Samples collected for ultrastructural studies were fixed in PBS containing 1 % paraformaldehyde and 1 % glutaraldehyde for 2 days at room temperature. Next, we dissected approximately 1 mm3 ependyma or choroid plexus containing tissue pieces that were transferred to calcium-cacodylate (Merck) for 3× 30 min and treated with 1 % OsO4 in cacodylate puffer for 2 h at 4 degree. Following washes with cacodylate solution (3 × 15 min) the samples were dehydrated in an ascending series of ethanol (30 %, 96 % and 100 % 2 × 30 min) and propylene oxide, propylene oxide-araldit, and embedded in Durcupan (ACM; Fluka, Buchs, Switzerland) at 56 degree for 2 days. A series of consecutive ultrathin sections (80 nm thick) were collected on Formvar-coated single-slot grids and contrasted by 6 % uranyl acetate in 50 % ethanol for 20 min and counterstained with lead citrate for 10 min. Electron micrographs were taken at a Hitachi (Yokohama, Japan) electron microscope.
The significance of the quantitative RT-PCR data was determined by Mann-Whitney test. The infratentorial and supratentorial group was compared by Mann-Whitney test and by χ2-test. Kaplan-Meier curves for overall survival were evaluated for the extent of resection, grade, tumor localization and claudin-5 expression in ependymoma cells for all patients in the study. Statistical significance (P < 0.05) was determined by log-rank test using GraphPad Prism 5.0 software (GraphPad Inc., San Diego, CA).
Radical Resection and Supratentorial Localization Are Positive Prognosticators
Comparison of the infratentorial and supratentorial subgroup
Infratentorial (N = 34)
Supratentorial (N = 20)
3.9 ± 3.1
9.7 ± 4.5
Claudin-5 Is differentially Expressed in Neonatal Ependymal Cells and Choroid Plexus Epithelia
Distinct Ultrastructural Composition of Cell-Cell Junction in Neonatal Ependyma and Choroid Plexus Epithelium
Claudin-5 Is Expressed in a Subset of Supratentorial Pediatric Ependymomas
Claudin-5 Expressing Ependymomas Tend to Display a longer Overall Survival
The recent revolution in molecular profiling of ependymomas has led to the identification of new clinically relevant subsets of tumors [15, 19, 42]. Gene expression microarray studies on ependymoma have implicated radial glial cells as the cell of origin for ependymomas . Furthermore, a distinct molecular profile has been established for ependymomas with different tumor grades and localization . Also, distinct pattern of hypermethylation was found in spinal, posterior fossa and supratentorial ependymomas . A recent comparative genome wide methylation and gene expression microarray study identified novel differentially regulated genes in pediatric ependymomas . The gain of 1q was suggested to be associated with survival in intracranial ependymoma, however, not all subsequent studies could confirm the prognostic power of this genomic alteration [16, 46]. Altogether, none of these studies yielded new molecular prognostic markers for pediatric ependymomas so far.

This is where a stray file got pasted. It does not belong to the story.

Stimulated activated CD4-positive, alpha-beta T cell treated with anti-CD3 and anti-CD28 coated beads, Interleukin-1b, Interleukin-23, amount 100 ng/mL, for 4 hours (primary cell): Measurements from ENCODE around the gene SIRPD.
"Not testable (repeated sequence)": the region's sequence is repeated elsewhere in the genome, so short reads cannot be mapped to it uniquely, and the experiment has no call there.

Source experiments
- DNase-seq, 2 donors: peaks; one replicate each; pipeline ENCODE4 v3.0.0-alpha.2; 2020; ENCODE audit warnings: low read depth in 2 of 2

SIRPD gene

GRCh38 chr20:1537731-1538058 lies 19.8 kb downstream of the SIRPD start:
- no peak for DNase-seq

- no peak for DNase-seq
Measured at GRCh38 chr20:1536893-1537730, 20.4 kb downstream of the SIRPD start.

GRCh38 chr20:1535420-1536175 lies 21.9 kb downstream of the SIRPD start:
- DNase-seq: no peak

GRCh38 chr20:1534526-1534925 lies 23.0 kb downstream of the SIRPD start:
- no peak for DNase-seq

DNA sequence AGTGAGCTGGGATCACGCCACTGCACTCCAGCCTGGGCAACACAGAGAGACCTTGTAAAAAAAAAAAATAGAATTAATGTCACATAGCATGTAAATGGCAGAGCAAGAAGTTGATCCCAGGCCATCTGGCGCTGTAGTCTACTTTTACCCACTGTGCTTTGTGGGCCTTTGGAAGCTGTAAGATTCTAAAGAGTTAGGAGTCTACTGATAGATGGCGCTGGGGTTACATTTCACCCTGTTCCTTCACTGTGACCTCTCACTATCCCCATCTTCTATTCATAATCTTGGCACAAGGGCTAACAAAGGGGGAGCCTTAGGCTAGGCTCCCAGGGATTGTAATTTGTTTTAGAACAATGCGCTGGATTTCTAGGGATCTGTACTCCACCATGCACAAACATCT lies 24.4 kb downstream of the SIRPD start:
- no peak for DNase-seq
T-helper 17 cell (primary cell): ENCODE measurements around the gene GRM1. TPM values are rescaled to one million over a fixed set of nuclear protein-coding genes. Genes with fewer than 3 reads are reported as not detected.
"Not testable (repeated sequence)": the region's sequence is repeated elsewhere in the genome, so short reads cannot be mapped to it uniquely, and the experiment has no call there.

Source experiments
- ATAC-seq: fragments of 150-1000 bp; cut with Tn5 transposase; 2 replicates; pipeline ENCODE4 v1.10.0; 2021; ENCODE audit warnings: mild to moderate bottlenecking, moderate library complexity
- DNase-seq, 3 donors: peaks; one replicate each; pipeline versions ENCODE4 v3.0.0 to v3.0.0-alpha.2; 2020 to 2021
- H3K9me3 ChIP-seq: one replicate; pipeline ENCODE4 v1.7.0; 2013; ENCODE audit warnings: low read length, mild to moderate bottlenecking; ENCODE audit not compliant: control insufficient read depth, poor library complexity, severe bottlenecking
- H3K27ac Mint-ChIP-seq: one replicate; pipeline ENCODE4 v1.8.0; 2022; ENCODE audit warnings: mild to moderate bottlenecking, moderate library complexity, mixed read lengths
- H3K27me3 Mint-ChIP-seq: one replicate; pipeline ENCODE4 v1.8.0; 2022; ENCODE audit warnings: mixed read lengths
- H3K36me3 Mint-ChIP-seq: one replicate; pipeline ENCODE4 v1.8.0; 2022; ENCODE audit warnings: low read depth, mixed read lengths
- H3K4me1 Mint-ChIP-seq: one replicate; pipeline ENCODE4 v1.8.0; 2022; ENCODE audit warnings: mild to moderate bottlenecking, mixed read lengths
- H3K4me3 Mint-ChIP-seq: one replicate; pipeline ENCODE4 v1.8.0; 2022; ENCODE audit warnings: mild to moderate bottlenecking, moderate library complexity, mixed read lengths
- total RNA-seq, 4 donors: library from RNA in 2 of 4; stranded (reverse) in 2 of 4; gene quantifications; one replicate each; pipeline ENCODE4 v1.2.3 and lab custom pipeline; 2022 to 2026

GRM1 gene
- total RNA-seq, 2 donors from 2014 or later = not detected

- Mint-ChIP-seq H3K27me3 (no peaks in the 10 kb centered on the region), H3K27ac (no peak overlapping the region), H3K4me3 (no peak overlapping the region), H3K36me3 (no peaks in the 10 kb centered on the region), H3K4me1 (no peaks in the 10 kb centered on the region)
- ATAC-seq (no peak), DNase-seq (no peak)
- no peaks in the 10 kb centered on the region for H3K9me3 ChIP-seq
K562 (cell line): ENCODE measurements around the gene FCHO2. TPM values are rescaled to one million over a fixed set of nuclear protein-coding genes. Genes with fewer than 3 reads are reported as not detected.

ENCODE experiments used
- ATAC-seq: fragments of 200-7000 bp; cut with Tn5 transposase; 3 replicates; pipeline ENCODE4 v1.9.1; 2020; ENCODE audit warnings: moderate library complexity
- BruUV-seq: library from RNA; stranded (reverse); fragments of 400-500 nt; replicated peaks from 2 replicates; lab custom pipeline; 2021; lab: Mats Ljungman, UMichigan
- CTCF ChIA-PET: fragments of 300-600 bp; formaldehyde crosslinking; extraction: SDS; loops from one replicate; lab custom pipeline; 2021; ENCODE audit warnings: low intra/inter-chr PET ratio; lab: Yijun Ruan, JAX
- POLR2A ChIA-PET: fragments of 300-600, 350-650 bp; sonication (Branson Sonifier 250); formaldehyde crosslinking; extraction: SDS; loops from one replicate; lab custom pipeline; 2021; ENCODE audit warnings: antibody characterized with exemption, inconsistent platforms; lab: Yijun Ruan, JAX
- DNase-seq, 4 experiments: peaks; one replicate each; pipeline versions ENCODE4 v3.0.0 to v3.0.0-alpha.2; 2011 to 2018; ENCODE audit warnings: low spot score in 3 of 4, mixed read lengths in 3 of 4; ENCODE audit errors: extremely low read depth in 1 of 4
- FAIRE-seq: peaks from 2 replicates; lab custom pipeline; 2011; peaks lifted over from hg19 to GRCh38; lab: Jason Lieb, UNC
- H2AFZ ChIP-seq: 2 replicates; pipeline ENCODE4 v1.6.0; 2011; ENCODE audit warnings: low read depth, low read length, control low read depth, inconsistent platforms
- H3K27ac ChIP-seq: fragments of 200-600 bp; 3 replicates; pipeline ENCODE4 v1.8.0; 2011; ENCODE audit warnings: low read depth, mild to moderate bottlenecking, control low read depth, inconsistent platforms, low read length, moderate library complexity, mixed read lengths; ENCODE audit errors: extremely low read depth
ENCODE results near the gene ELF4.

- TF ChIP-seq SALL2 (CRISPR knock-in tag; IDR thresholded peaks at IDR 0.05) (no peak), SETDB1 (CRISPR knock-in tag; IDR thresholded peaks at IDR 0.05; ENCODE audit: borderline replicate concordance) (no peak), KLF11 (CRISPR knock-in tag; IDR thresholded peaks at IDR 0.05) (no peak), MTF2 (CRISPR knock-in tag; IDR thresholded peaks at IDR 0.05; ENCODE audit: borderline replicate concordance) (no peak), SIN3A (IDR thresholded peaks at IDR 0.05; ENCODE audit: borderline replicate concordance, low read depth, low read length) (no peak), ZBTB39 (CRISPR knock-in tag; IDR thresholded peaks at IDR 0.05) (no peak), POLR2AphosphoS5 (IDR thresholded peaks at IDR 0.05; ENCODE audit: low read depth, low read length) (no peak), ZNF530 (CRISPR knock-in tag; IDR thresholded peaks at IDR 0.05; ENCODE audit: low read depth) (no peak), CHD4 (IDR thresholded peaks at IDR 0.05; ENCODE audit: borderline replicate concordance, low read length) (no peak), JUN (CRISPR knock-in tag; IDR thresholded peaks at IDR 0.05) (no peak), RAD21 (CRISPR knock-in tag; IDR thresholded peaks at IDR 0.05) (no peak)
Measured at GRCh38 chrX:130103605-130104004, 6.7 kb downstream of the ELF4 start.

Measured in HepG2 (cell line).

Here we show that claudin-5 is expressed by choroid plexus epithelial cells but not by ventricular ependymal cells. So far only claudin-1, −2, and −11 had been described in choroid plexus epithelial cells as part of the blood-CSF barrier and claudin-3 and claudin-5 in brain endothelial cells as a component of the blood-brain barrier [27, 36]. The demonstrated ultrastructural and immunohistochemical differences between the choroid plexus epithelia and the ventricular ependymal cells are in line with functional observations. Namely, the ventricular ependymal cells do not form a tight barrier between the CSF and the nervous system interstitia, while the epithelial cells of the choroid plexus form a highly regulated barrier between the CSF and the blood vessels and thus are major contributors to the blood-CSF barrier [34, 47].